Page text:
Smartphones: Meet the ‘Essential Phone’
“The father of Android has a new baby,” said Roger Cheng and Richard Nieva in CNET.com. Andy Rubin, the pioneering technologist who created the Android operating system that now runs on 2 billion devices, is out to reinvent the smartphone category yet again—with a new handset dubbed the Essential Phone. At first glance, the $699 device “looks like a typical premium phone.” What makes it “essential” is that it runs a pure version of Android, without the unnecessary apps and other “bloatware” that manufacturers and wireless carriers have crammed in over the years. Nor is it slathered with logos and other branding. Rubin, who sold Android to Google in 2005, also “promises a phone that evolves with you.” The Essential Phone can be upgraded with accessories that magnetically snap on to the back of the device. The first accessory, which will ship with the phone when it goes on sale this summer, is 360-degree camera, with more on the way.
Anything Andy Rubin does is going to get buzz, said Jake Swearingen in NYMag.com. “But if you’re saving up for a Samsung S8, or waiting for the launch of the Pixel 2 or iPhone 8, is this a phone worth getting worked up about?” The hardware is undeniably top-notch. It’s built out of titanium and ceramic, “notably tough materials that are a first on the smartphone market,” and has a handsome edge-to-edge display.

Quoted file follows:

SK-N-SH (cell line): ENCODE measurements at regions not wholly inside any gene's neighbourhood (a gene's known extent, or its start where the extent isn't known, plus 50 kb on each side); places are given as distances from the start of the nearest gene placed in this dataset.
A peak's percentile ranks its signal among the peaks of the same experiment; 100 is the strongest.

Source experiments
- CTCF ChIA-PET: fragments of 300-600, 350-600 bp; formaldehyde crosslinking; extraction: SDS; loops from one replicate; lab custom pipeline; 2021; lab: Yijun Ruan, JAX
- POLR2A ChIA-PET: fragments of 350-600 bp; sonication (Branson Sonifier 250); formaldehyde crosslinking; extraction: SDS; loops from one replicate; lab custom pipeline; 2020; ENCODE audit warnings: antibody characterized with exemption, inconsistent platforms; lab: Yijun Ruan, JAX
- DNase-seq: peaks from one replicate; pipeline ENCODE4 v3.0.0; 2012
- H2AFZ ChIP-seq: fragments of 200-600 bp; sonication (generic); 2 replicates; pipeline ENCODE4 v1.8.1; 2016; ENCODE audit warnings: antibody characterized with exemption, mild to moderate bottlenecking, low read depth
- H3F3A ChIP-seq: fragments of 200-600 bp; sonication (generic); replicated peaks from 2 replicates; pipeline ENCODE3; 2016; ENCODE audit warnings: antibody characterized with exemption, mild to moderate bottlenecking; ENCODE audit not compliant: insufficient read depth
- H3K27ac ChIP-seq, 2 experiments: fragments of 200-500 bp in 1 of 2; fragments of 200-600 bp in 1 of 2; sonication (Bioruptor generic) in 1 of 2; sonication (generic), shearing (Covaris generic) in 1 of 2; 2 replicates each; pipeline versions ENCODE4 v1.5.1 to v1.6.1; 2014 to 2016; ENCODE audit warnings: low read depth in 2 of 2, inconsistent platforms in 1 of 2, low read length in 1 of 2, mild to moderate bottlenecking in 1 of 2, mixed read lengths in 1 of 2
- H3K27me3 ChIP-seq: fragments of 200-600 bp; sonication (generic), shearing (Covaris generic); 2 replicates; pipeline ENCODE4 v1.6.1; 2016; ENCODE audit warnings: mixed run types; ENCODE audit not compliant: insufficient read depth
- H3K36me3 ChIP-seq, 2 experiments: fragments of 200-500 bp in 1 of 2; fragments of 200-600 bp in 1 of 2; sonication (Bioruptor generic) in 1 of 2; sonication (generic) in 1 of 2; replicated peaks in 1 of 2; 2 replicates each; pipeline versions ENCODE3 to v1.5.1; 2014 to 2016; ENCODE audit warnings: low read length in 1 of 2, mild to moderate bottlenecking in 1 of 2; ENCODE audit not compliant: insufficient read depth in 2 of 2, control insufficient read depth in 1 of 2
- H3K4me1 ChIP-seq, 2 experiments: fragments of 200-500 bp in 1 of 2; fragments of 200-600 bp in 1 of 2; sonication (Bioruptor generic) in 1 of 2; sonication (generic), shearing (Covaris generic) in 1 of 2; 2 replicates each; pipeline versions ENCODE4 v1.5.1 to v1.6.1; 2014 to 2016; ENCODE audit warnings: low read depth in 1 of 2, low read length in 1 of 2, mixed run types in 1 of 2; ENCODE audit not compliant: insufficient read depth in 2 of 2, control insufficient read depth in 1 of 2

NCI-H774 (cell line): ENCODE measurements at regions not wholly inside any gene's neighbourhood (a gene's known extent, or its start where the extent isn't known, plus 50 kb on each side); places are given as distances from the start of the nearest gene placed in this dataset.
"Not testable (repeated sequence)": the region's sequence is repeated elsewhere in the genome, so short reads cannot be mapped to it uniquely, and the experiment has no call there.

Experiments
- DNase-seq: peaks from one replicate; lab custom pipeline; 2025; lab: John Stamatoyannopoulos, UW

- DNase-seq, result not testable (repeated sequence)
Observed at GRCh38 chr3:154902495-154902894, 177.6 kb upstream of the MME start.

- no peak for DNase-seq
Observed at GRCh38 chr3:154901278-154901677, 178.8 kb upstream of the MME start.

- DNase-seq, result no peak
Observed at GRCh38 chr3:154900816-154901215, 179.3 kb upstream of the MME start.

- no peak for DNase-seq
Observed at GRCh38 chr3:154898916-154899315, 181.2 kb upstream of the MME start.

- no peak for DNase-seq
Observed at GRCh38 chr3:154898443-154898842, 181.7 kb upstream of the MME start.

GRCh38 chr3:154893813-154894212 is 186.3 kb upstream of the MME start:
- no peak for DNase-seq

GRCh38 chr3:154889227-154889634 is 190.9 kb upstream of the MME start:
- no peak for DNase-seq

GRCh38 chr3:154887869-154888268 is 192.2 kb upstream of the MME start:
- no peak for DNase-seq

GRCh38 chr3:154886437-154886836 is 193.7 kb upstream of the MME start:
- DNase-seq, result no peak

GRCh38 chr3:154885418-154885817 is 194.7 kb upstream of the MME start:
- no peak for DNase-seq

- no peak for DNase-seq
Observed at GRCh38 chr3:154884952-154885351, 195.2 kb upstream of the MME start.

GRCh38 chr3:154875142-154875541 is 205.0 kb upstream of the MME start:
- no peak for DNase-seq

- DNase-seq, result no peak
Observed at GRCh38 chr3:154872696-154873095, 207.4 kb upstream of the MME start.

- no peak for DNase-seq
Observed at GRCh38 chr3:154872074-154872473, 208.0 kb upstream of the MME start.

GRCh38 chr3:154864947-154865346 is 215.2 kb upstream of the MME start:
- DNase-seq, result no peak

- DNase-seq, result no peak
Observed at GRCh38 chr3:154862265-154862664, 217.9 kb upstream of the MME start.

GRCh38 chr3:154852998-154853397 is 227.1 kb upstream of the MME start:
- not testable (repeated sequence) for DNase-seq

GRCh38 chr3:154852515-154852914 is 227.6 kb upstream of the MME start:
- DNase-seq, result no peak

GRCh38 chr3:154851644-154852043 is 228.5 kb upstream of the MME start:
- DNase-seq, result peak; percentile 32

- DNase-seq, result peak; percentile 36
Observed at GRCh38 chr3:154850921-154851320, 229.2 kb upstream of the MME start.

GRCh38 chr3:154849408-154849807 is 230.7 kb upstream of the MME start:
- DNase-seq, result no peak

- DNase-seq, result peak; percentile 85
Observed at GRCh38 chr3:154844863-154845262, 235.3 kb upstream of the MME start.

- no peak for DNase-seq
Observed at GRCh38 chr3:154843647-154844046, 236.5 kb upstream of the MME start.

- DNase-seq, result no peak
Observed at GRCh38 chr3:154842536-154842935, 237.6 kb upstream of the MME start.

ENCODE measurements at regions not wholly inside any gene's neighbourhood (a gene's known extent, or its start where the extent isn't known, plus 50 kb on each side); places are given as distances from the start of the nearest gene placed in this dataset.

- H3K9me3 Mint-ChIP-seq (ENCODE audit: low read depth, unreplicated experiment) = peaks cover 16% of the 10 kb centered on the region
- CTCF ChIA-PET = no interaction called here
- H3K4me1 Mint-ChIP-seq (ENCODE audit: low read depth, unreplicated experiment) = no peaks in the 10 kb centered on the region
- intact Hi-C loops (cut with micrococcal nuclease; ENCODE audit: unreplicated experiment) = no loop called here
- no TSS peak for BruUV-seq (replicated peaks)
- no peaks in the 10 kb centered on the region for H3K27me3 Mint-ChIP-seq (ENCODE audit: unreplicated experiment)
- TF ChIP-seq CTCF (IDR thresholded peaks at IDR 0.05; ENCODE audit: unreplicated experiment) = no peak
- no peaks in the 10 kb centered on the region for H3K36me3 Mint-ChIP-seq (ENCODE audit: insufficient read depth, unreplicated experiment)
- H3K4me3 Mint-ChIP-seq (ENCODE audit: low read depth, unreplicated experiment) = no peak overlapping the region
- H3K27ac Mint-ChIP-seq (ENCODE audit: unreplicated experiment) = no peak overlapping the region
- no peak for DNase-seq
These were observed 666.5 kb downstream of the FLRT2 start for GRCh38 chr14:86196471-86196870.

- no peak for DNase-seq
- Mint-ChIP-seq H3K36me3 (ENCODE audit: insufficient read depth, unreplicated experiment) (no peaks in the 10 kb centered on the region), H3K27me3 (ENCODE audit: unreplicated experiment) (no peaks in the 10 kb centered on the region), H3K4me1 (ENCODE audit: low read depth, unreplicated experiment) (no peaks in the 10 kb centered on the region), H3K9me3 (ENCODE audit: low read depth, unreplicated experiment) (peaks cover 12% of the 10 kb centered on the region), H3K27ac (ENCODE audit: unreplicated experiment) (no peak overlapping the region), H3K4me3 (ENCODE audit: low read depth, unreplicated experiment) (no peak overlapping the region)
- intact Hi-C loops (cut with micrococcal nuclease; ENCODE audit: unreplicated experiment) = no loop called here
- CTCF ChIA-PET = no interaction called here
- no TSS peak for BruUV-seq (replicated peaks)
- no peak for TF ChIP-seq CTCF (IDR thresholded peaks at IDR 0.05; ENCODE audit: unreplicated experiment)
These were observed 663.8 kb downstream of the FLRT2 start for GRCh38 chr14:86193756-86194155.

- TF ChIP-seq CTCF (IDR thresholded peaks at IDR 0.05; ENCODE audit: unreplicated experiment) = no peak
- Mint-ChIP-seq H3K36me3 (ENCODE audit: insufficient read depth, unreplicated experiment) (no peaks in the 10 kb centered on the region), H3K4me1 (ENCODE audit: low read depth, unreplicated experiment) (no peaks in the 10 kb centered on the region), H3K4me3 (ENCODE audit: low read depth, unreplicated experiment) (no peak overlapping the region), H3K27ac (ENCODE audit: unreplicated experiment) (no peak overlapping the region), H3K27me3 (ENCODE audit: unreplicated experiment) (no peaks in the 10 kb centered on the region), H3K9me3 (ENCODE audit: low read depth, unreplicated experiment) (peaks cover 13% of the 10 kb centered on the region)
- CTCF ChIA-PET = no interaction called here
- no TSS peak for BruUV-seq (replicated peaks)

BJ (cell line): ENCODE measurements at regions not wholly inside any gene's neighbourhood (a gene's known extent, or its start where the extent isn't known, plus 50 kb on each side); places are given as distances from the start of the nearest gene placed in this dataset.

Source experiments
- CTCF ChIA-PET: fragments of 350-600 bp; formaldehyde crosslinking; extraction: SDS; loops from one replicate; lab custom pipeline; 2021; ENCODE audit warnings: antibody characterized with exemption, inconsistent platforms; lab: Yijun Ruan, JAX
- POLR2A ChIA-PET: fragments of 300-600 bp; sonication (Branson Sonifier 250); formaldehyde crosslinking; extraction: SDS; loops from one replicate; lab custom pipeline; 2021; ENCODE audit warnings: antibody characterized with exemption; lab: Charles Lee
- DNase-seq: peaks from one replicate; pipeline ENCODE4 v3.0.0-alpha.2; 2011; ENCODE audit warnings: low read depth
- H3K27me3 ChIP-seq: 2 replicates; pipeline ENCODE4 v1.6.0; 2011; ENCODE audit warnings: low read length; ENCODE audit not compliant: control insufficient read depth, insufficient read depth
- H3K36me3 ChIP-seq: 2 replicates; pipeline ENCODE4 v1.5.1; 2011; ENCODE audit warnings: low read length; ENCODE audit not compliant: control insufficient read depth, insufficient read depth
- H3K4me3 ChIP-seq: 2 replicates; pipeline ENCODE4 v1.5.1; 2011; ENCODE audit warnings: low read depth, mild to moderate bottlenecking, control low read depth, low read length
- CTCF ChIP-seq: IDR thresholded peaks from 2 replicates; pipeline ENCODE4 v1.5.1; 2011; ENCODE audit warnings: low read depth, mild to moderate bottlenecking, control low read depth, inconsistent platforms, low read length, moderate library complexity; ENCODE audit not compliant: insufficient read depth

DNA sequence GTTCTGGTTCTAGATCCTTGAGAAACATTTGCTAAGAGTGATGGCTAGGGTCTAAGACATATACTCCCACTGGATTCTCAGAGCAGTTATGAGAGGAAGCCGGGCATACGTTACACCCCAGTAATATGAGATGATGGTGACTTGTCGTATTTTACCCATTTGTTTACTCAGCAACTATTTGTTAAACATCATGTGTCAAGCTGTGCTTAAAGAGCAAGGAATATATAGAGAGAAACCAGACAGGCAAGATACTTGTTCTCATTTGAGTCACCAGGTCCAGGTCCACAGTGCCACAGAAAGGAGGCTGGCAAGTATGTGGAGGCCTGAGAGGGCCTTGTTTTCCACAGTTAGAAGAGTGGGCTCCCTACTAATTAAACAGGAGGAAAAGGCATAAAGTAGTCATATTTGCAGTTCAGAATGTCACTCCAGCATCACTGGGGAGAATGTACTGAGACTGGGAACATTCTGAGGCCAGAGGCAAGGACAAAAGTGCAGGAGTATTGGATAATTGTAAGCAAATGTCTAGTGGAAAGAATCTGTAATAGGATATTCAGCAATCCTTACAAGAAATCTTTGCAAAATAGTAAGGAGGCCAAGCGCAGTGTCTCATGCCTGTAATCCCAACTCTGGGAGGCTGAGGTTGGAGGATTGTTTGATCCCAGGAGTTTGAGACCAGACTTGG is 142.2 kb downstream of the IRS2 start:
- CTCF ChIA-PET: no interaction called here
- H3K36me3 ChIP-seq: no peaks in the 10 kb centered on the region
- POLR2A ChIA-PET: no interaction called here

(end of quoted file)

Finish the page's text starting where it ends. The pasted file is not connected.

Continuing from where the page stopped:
The snap-on accessories are also meant to ensure that your phone never goes obsolete, meaning you should theoretically get cool new features for your phone without having to buy a whole new handset. Rubin also says he is committed to making the Essential Phone work seamlessly across different technology ecosystems, meaning you’ll be able to use it with your Amazon or Apple software and devices. How much the Essential Phone can deliver on this promise, however, “is an open question.”
“It really is a nice phone, but ‘nice’ isn’t blowing any minds,” said Stan Horaczek in Popular Science. If another smartphone maker had put out a device with similar specs, “no one would have paid much attention.” That said, Rubin has a more interesting project that so far is getting less attention. The Essential Home, announced alongside the Essential Phone, is a smart-home hub that’s supposed to make all of your internet-connected gadgets work together. Slated to come later this year, that device would be a very big deal. In the meantime, the Essential Phone has a big hill to climb, said Dan Gallagher in The Wall Street Journal. Apple and Samsung accounted for 56 percent of smartphones sold last year in the U.S., with most of their competition coming from cheaper, low-end devices. Rubin may be a legend, but “cracking the smartphone market, in other words, is hardly a one-man job.”